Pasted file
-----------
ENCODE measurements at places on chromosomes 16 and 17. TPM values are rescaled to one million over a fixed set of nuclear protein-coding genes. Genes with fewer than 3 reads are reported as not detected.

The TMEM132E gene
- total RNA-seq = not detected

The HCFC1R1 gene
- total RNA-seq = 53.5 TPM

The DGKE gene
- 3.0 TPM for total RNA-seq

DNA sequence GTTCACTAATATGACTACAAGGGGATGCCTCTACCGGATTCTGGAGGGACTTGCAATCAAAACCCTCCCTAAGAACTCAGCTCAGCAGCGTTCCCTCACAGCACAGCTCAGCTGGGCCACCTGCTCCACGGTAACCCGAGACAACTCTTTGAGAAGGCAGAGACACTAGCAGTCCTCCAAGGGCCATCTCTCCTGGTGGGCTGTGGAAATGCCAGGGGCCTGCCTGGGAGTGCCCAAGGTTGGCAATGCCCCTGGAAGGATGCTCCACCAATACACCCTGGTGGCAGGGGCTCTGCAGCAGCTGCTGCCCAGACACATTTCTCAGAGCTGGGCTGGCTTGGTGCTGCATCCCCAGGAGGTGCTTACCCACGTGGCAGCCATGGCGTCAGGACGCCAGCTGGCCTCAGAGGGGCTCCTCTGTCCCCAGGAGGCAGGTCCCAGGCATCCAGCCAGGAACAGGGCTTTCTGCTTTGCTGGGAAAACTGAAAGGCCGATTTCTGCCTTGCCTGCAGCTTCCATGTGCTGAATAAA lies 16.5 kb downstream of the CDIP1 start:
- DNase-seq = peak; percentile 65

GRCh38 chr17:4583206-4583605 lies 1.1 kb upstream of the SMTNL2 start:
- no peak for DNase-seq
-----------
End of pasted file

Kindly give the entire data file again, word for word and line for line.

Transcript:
ENCODE measurements at places on chromosomes 16 and 17. TPM values are rescaled to one million over a fixed set of nuclear protein-coding genes. Genes with fewer than 3 reads are reported as not detected.

The TMEM132E gene
- total RNA-seq = not detected

The HCFC1R1 gene
- total RNA-seq = 53.5 TPM

The DGKE gene
- 3.0 TPM for total RNA-seq

DNA sequence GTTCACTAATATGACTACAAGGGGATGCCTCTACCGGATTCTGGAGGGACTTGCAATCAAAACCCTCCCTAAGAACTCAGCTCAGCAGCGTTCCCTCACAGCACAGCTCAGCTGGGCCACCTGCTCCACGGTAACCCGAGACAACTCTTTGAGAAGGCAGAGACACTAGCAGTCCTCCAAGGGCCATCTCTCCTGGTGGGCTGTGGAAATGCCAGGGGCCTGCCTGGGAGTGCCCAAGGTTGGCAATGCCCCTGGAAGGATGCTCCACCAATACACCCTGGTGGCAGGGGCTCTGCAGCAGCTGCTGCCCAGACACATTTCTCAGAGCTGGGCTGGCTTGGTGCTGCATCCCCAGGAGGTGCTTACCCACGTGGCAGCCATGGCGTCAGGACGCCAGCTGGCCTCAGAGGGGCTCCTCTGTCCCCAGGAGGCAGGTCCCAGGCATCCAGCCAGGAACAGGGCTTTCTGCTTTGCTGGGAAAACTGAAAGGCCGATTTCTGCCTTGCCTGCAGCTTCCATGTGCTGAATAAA lies 16.5 kb downstream of the CDIP1 start:
- DNase-seq = peak; percentile 65

GRCh38 chr17:4583206-4583605 lies 1.1 kb upstream of the SMTNL2 start:
- no peak for DNase-seq